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Today's Features

  • People disposed to romantic musings assure us that this wide world holds one perfect companion for each of us, and the sometimes giddy, sometimes crushing, often humiliating and always hopeful search for that ideal “plus one” has been keeping poets, musicians and florists busy since long before a heartsick Troilus “mounted the Trojan walls, and sighed his soul toward the Grecian tents where Cressida lay that night.”

     

  • Body acceptance is a huge issue right now in the news — models are dying from anorexia, childhood obesity is on the rise, and fashion designers are revamping their sizing structures to meet the ever-changing figures of clothing consumers. In the midst of all of this, fine artists have always explored the human figure as an object of artistic inspiration. In celebration of human figures of all sizes, Stoneheart Gallery is hosting a show titled “Every Body’s Beautiful: A Collection of All Nude Works,” opening on Feb. 4.

  • Army Pvt. Raymond Swingle has graduated from One Station Unit Training at the U.S. Army Infantry School at Fort Benning in Columbus, Ga. The training consisted of basic military training and advanced individual training.

    During basic training, the trainee received instruction in drill and ceremonies, military customs and courtesies, map reading, tactics, basic rifle marksmanship, physical fitness, field training, and first aid skills. The recruit developed combat skills and handled various weapons available to the infantry soldier.

  • Angelique Malet’s birth record reflects that her father, Leon Malet, claimed a nice chunk of native grasslands in Buffalo Park by 1862. Included were meadow hay fields that have been producing and feeding stock for 150 years. They are fields still being harvested today, if the Lord is willing, and if it starts to snow soon. Meadows whose edges provided prime timber for Malet and his fellow French-Canadian neighbors, Samuel and Aszine Veznia, Antione Roy and John Riopelle.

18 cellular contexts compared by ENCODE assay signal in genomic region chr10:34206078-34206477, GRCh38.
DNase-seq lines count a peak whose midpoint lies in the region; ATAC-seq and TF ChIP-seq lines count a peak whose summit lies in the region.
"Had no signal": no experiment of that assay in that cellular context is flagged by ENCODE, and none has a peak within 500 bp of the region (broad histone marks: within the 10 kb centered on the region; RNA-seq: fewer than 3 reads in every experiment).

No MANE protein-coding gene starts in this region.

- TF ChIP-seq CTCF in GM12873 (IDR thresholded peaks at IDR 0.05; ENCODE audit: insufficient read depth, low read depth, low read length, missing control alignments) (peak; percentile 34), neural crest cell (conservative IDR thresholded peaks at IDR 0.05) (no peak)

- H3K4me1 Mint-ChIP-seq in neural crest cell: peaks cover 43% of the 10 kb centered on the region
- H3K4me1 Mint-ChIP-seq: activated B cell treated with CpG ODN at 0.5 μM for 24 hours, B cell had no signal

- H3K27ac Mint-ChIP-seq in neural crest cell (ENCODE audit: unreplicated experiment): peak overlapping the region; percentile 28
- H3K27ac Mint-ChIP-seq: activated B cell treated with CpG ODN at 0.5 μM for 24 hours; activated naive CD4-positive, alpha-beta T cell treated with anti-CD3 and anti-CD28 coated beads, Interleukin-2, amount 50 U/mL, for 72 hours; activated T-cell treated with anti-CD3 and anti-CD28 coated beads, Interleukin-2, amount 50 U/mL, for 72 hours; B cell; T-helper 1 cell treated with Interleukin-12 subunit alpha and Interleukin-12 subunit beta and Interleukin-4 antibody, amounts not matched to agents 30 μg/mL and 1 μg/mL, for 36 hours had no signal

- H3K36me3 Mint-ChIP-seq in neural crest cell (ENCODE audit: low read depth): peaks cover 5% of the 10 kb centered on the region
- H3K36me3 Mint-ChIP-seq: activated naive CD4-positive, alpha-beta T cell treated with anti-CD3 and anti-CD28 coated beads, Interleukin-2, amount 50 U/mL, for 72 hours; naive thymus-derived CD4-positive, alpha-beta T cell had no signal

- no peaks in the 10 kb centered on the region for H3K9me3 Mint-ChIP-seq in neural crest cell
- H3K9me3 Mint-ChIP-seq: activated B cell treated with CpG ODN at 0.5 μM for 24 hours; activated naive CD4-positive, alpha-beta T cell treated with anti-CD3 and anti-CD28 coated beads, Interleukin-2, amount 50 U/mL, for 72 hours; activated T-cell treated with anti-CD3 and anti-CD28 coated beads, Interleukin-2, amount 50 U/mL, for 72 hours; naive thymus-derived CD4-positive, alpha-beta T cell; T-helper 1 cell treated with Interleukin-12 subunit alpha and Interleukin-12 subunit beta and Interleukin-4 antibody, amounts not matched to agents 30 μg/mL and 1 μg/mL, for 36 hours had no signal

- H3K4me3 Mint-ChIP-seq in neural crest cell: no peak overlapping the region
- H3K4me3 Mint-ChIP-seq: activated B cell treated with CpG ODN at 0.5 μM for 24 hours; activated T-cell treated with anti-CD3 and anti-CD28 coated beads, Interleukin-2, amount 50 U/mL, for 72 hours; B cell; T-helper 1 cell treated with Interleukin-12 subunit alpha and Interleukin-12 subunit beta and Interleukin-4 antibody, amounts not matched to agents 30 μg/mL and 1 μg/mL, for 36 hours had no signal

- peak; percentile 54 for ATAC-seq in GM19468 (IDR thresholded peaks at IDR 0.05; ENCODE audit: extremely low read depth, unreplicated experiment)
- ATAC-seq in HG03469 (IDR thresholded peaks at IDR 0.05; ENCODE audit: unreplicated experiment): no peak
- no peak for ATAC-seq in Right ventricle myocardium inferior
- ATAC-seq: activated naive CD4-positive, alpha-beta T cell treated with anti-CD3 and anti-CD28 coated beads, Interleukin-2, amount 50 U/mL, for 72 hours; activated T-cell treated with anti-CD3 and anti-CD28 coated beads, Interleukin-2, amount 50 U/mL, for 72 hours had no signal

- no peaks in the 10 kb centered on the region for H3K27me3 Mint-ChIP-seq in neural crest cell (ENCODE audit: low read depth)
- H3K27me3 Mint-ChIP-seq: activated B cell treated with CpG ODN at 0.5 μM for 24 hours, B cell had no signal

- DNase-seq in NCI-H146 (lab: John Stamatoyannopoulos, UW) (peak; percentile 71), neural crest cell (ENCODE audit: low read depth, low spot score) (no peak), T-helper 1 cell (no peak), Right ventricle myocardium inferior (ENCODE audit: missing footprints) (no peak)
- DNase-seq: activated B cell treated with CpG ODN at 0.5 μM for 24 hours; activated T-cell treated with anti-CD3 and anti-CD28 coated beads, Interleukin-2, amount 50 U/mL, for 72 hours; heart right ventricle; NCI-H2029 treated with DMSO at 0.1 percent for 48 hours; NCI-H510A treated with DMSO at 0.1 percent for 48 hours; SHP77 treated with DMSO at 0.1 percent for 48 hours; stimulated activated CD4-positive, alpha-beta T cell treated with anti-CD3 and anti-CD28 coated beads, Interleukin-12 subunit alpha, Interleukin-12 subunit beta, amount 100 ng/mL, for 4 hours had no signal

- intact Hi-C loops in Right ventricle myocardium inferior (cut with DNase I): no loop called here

• If there’s anything to be said about Randy and Sharon Massey, it’s that they’re dedicated to everyone — whether on two legs or four.

    The Soda Creek couple are passionate about taking care of their customers at L&H Auto Body, and just as passionate — or even more so — about taking care of dogs. Sharon is the president of Retriever Rescue of Colorado, and the two have intertwined their callings to take care of auto repair customers and rescued retrievers.

  • Blue Spruce Kiwanis donated $3,800 to local nonprofits to start 2011.

    The board voted to award $250 to the Evergreen High School Education Foundation for technology, textbooks and training; $2,000 to Bootstraps Inc. for scholarships; $500 to Mt. Evans Hospice; $400 to the Evergreen High School music program; $500 to the Senior Resource Center; and $200 to Congregation Beth Evergreen’s seventh-grade students for their Hoops for Haiti school supplies fund-raiser for hurrican victims.
     

  • Being a princess is hard work. Just ask Kate Middleton as she is planning the royal wedding for Prince William. There are glass slippers to be fitted, coaches that keep turning into pumpkins, and royal clocks that strike midnight at inopportune times. But a group of Conifer elementary school students is making being a princess look like a breeze. In StageDoor Theatre’s upcoming production of “Cinderella,” audiences (and Kate Middleton) can see how it’s done.

  • A collection of multimedia artwork from Africa assembled by longtime Evergreen resident and Peace Corps training executive Malcolm Lillywhite is on display at Creekside Cellars winery and restaurant on Main Street in Evergreen.

  • Ever wonder what happens when the fairy tales of the Brothers Grimm get put into a pot with Aesop’s fables and stirred with a mix of improvisational theater? Look no further than the Evergreen Players’ upcoming production of Paul Sills’ “Story Theater.”
    Directed by Meridith Grundei, the director of the Evergreen Players’ popular EPiC improv comedy troupe, “Story Theater” brings together the magic of a scripted play with the spontaneity of improvisational theater.

  • Walk into the Center for the Arts Evergreen during this windy month of January, and you’ll start to feel warmer inside, thanks in part to the artwork covering the walls. On Jan. 7, the juried show “Paradise: A Tropical Art Show” opened, raising the temperature and humidity inside CAE.